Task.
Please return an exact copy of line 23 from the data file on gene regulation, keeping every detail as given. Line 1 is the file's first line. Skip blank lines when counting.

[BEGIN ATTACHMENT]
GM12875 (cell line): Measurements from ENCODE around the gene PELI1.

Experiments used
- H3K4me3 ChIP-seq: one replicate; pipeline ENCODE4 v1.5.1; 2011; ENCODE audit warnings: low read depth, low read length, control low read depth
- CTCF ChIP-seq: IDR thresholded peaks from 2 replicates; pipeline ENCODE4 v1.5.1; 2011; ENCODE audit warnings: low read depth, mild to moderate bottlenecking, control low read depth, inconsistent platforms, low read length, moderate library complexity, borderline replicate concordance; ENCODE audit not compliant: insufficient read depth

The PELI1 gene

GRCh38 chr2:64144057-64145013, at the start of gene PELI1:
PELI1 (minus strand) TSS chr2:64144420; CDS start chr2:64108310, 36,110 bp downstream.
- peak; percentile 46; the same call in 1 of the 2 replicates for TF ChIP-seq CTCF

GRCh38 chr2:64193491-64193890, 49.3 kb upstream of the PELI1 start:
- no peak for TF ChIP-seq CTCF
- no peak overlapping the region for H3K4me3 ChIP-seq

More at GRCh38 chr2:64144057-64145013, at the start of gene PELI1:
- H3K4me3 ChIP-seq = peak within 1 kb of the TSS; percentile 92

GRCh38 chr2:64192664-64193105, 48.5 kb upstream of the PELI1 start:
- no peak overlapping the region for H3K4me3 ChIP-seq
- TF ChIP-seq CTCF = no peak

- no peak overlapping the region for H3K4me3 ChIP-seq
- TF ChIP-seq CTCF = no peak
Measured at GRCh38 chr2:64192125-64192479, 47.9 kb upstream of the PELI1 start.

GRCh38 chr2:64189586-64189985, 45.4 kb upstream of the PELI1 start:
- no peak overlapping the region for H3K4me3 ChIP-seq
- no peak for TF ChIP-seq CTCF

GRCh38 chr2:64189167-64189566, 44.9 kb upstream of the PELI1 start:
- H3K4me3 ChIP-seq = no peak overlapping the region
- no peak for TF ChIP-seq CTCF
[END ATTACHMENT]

GRCh38 chr2:64189167-64189566, 44.9 kb upstream of the PELI1 start: